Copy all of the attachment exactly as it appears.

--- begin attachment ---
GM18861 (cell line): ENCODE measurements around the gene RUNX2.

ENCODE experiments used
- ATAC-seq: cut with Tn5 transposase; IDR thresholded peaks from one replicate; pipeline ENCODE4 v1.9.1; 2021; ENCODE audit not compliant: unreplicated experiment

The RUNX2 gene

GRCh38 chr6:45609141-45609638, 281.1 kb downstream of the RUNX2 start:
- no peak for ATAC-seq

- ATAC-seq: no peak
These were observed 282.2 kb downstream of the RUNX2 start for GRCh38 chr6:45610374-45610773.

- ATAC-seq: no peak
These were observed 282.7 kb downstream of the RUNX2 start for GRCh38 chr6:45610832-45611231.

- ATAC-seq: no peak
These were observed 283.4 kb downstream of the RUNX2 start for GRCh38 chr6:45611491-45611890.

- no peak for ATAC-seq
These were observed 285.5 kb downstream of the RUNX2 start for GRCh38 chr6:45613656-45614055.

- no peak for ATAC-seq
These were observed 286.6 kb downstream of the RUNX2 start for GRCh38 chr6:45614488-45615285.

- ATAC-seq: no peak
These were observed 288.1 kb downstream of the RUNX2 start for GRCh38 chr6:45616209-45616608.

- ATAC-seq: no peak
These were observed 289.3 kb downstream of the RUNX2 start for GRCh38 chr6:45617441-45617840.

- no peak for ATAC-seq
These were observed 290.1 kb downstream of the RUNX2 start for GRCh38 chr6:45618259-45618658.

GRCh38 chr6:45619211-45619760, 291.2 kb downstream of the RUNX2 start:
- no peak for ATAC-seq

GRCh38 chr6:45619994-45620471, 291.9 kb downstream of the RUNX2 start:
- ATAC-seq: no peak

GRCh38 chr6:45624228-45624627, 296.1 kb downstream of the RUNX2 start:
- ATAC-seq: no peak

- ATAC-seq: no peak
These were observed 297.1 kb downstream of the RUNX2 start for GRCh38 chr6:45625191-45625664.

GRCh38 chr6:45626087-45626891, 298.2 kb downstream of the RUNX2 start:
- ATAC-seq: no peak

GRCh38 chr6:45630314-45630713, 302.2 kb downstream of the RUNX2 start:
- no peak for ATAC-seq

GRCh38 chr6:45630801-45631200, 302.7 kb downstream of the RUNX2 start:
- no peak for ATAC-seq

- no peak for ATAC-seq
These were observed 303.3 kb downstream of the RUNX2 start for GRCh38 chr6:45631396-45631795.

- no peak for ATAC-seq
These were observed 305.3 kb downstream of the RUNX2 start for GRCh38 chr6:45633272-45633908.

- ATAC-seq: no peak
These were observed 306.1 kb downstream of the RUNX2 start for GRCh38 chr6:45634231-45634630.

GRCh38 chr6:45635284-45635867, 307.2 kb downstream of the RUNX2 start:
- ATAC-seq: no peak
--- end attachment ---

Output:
GM18861 (cell line): ENCODE measurements around the gene RUNX2.

ENCODE experiments used
- ATAC-seq: cut with Tn5 transposase; IDR thresholded peaks from one replicate; pipeline ENCODE4 v1.9.1; 2021; ENCODE audit not compliant: unreplicated experiment

The RUNX2 gene

GRCh38 chr6:45609141-45609638, 281.1 kb downstream of the RUNX2 start:
- no peak for ATAC-seq

- ATAC-seq: no peak
These were observed 282.2 kb downstream of the RUNX2 start for GRCh38 chr6:45610374-45610773.

- ATAC-seq: no peak
These were observed 282.7 kb downstream of the RUNX2 start for GRCh38 chr6:45610832-45611231.

- ATAC-seq: no peak
These were observed 283.4 kb downstream of the RUNX2 start for GRCh38 chr6:45611491-45611890.

- no peak for ATAC-seq
These were observed 285.5 kb downstream of the RUNX2 start for GRCh38 chr6:45613656-45614055.

- no peak for ATAC-seq
These were observed 286.6 kb downstream of the RUNX2 start for GRCh38 chr6:45614488-45615285.

- ATAC-seq: no peak
These were observed 288.1 kb downstream of the RUNX2 start for GRCh38 chr6:45616209-45616608.

- ATAC-seq: no peak
These were observed 289.3 kb downstream of the RUNX2 start for GRCh38 chr6:45617441-45617840.

- no peak for ATAC-seq
These were observed 290.1 kb downstream of the RUNX2 start for GRCh38 chr6:45618259-45618658.

GRCh38 chr6:45619211-45619760, 291.2 kb downstream of the RUNX2 start:
- no peak for ATAC-seq

GRCh38 chr6:45619994-45620471, 291.9 kb downstream of the RUNX2 start:
- ATAC-seq: no peak

GRCh38 chr6:45624228-45624627, 296.1 kb downstream of the RUNX2 start:
- ATAC-seq: no peak

- ATAC-seq: no peak
These were observed 297.1 kb downstream of the RUNX2 start for GRCh38 chr6:45625191-45625664.

GRCh38 chr6:45626087-45626891, 298.2 kb downstream of the RUNX2 start:
- ATAC-seq: no peak

GRCh38 chr6:45630314-45630713, 302.2 kb downstream of the RUNX2 start:
- no peak for ATAC-seq

GRCh38 chr6:45630801-45631200, 302.7 kb downstream of the RUNX2 start:
- no peak for ATAC-seq

- no peak for ATAC-seq
These were observed 303.3 kb downstream of the RUNX2 start for GRCh38 chr6:45631396-45631795.

- no peak for ATAC-seq
These were observed 305.3 kb downstream of the RUNX2 start for GRCh38 chr6:45633272-45633908.

- ATAC-seq: no peak
These were observed 306.1 kb downstream of the RUNX2 start for GRCh38 chr6:45634231-45634630.

GRCh38 chr6:45635284-45635867, 307.2 kb downstream of the RUNX2 start:
- ATAC-seq: no peak